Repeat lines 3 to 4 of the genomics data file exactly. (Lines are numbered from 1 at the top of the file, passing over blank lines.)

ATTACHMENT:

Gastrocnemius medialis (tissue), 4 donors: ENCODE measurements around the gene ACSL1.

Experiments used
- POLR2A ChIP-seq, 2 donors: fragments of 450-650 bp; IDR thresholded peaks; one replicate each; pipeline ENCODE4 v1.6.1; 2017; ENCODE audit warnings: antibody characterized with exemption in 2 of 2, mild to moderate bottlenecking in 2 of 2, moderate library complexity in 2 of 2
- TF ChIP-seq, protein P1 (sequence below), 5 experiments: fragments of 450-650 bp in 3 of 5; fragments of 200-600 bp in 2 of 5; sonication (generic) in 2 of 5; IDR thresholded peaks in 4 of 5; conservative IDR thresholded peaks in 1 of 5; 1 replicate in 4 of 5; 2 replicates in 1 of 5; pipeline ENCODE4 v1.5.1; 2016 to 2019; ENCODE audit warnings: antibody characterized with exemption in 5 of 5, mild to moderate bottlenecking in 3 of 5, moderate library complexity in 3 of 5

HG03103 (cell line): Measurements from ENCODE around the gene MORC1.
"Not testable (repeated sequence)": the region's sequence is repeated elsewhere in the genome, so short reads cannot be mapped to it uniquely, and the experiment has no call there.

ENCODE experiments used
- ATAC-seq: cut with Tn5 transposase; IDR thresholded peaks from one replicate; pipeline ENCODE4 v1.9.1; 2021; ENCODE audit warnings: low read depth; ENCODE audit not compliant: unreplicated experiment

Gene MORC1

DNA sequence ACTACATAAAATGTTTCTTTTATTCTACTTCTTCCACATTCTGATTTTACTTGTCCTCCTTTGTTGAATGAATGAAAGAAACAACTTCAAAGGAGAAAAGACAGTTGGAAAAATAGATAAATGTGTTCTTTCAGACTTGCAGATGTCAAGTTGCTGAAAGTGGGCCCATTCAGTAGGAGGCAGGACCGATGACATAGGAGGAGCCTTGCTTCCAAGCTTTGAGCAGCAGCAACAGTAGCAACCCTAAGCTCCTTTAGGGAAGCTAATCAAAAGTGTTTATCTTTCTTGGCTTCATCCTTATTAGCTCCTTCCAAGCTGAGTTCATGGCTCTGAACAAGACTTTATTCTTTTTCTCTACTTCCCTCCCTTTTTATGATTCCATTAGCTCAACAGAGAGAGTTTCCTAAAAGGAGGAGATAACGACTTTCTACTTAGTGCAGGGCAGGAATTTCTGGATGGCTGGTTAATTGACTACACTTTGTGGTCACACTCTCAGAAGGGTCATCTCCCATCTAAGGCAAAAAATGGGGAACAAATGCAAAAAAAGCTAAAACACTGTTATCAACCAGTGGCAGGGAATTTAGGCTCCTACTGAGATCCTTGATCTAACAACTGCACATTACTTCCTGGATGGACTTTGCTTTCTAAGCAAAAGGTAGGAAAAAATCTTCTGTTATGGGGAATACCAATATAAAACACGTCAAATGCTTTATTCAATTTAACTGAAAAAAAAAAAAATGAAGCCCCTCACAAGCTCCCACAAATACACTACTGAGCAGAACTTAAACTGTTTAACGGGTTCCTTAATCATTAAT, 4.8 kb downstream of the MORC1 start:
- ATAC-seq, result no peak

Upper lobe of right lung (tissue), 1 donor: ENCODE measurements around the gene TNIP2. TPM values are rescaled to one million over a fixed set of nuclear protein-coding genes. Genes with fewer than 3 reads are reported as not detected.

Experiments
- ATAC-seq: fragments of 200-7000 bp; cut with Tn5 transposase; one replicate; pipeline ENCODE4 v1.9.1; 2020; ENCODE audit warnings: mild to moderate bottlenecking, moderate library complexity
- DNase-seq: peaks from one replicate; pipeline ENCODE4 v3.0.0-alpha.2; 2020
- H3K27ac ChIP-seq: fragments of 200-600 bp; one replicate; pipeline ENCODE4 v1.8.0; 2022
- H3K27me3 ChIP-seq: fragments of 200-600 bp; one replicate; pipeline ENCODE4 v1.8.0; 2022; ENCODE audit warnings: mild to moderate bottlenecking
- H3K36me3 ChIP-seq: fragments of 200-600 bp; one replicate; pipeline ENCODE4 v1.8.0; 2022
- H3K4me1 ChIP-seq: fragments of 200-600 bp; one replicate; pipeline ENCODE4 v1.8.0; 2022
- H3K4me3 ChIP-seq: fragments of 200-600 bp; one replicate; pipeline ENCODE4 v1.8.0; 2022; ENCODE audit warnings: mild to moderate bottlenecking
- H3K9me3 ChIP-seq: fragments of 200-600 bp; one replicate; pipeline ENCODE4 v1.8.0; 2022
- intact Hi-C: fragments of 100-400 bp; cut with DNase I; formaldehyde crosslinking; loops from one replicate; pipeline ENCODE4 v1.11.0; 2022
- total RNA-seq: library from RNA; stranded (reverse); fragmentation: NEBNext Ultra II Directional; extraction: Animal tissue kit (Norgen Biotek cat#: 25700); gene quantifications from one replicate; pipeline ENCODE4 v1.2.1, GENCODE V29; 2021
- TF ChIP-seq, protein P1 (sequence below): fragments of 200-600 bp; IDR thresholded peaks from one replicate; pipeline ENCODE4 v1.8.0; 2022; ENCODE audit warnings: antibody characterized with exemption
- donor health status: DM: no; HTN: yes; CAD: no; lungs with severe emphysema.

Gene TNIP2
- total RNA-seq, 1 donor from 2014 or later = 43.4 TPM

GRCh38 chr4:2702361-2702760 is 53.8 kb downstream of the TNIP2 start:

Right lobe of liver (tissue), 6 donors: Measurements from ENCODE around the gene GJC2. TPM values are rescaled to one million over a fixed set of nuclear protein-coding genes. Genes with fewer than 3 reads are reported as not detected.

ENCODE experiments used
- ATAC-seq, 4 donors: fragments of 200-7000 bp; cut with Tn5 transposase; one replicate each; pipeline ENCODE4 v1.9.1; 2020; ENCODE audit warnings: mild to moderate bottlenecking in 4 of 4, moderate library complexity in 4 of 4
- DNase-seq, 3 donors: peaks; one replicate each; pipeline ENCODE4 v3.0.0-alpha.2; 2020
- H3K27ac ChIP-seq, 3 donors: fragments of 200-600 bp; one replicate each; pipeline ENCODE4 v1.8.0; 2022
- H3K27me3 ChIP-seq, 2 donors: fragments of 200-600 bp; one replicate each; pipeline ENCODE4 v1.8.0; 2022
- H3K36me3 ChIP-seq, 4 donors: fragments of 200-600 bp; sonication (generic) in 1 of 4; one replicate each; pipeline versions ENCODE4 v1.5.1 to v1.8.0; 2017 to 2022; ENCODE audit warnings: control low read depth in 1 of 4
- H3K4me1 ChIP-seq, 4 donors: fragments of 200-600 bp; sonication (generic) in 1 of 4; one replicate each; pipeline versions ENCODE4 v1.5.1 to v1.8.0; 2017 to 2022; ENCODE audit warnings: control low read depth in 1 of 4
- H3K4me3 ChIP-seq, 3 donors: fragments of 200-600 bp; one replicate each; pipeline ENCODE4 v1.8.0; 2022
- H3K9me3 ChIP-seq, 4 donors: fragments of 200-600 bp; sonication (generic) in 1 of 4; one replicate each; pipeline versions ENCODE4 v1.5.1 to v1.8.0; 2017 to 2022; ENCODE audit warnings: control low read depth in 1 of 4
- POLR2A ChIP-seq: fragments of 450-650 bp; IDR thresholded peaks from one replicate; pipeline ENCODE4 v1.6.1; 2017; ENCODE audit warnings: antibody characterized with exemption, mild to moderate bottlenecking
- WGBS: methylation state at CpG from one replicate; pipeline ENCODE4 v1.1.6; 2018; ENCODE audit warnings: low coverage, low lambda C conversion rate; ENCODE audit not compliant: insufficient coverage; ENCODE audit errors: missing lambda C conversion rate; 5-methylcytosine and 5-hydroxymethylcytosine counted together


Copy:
- POLR2A ChIP-seq, 2 donors: fragments of 450-650 bp; IDR thresholded peaks; one replicate each; pipeline ENCODE4 v1.6.1; 2017; ENCODE audit warnings: antibody characterized with exemption in 2 of 2, mild to moderate bottlenecking in 2 of 2, moderate library complexity in 2 of 2
- TF ChIP-seq, protein P1 (sequence below), 5 experiments: fragments of 450-650 bp in 3 of 5; fragments of 200-600 bp in 2 of 5; sonication (generic) in 2 of 5; IDR thresholded peaks in 4 of 5; conservative IDR thresholded peaks in 1 of 5; 1 replicate in 4 of 5; 2 replicates in 1 of 5; pipeline ENCODE4 v1.5.1; 2016 to 2019; ENCODE audit warnings: antibody characterized with exemption in 5 of 5, mild to moderate bottlenecking in 3 of 5, moderate library complexity in 3 of 5